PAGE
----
Prayers and Dreams

This past week I found myself revisiting one of my favorite books, Frederick Buechner’s Godric. I’ve read it twice already, and was not disappointed to realize recently that Now would be an excellent time to use the book as an illustration in my classroom.

My students and I are smack in the middle of the Middle Ages, and imagining a pre-Reformation, pre-Enlightenment conception of the world is a challenge, at best. But Buechner imagines this for us in his slim and powerful book. He gives us the self-spun narrative of an 11th century saint, a hermit in Durham, England who, in the final days of his (over 100-year-old) life, recalls the events that made him what he is.

Despite daily entreaties from a local monk, Godric loathes relating these details anywhere but in his mind, as he knows what this monk will do: sanitize everything, sprinkle it with holy water, and turn Godric into the saint he knows he isn’t.

Says Godric (and this is a quote attributed to the saint himself, not coming from Buechner’s pen): Know you this: Know Godric’s no true hermit but a gadabout within his mind, a lecher in his dreams. Self-seeking he is and peacock proud. A hypocrite. A ravener of alms and dainty too. A slothful, greedy bear. Not worthy to be called a servant of the Lord when he treats such servants as he has himself like dung.

The chapter that I asked my students to read covered four short pages, pages on which Godric relates how he is revered by common people, how people travel from miles around in the hopes of sitting in his cave, of standing in his presence. Some of them think that a touch from his hand will heal their diseases; some of them believe that a piece of his beard will keep warts at bay; some of them want to stare at him like they would the tatooed lady in the circus.

And some of them believe that getting nearer to Godric will get them nearer to God.

My students scoff at this. How absurd! We all know– for starters– that a beard has no healing powers of its own. And in this age of irony and post-modern disappointment, we learn early not to put our faith in spiritual leaders. We watch them, waiting for the hypocrisy to expose itself. It’s only a matter of time.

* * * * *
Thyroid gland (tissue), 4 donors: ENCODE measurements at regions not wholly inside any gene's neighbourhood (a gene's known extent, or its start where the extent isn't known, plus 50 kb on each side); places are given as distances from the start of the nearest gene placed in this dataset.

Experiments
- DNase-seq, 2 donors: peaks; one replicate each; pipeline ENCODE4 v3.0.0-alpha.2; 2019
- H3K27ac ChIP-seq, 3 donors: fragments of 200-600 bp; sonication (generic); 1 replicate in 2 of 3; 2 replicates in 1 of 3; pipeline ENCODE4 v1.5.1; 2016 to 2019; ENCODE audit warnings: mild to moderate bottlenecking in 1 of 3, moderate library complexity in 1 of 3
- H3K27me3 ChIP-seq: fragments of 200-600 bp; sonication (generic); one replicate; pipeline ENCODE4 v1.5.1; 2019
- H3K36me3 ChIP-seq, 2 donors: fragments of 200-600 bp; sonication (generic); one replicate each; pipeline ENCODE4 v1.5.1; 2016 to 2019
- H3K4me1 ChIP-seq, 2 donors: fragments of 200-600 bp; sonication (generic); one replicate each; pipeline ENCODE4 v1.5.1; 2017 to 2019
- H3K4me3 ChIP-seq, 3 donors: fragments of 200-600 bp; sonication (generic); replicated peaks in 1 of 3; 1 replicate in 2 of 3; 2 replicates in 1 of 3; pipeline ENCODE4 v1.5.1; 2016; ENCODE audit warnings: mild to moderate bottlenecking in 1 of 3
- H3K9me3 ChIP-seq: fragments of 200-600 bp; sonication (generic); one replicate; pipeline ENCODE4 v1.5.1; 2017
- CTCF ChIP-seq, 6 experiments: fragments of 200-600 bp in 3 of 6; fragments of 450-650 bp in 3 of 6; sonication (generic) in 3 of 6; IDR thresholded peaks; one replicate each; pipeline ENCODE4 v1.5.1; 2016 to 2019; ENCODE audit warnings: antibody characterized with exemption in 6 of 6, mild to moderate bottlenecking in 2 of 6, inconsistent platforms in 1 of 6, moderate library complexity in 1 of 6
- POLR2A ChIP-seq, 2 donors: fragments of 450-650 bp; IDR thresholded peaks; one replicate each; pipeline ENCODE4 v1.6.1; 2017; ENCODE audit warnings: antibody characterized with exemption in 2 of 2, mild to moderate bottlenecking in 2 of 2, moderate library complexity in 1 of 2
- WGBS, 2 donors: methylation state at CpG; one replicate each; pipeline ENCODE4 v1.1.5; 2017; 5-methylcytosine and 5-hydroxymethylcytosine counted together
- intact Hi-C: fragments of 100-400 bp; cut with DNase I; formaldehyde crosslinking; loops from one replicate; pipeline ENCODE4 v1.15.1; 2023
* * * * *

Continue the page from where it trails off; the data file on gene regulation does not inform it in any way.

Godric is an old, old man when our story begins. The power for fighting has long since abandoned his arms; his sexual potency dried up ages ago. And yet. Even as he settles his thoughts for prayer, Godric’s mind is haunted with images of his youth. He rages; he lusts. So ever and again young Godric’s dreams well up to flood old Godric’s prayers, or prayers and dreams reach God in such a snarl he has to comb the tangle out, and who knows which he counts more dear.

Do we need to be so old for this, I wonder? How many times do my prayers, breathed into my pillow, my palm, the carpet of my bedroom floor, become tangled before my knowing it with the thoughts, the worries, the self-fixated passions of my day, so that what reaches God’s ear is a snarl of selfishness wrapped in ignorance– ignorance of that very selfishness, ignorance of my need, ignorance of the God who bends his ear to listen?

I asked my students to parse this line– maybe more for myself than for them. What, I asked them, does this mean: prayers and dreams reach God in such a snarl he has to comb the tangles out, and who knows which he counts more dear?

Which does He count more dear: the sin, so uniquely my own and yet so familiar in others, so easy to spot because I know it (how I know it!) as my own? Or the prayers, the faint praise, the hopes for what I could be, for what others could be? Or does it come to Him– all of it– as need, real, persistent and, on the good days, consuming?

I’ve read Godric twice over, cover to cover, and now some passages three times, and always it’s his honesty that holds me: the compelling need, the compelling sin, the God that compels him to Himself.

Odd to think that God would accept the snarl I send his way; that He would take from me the distraction and appreciate the effort; that like a mother, He pulls into his lap the child that is His: the willful one, the angry one, the distracted, wayward, selfish one.

I am going there again today, to That Lap, to that Infinite Patience.

What I have learned, and what I am learning, and what I am beginning to learn is this: my need is all I have to offer.

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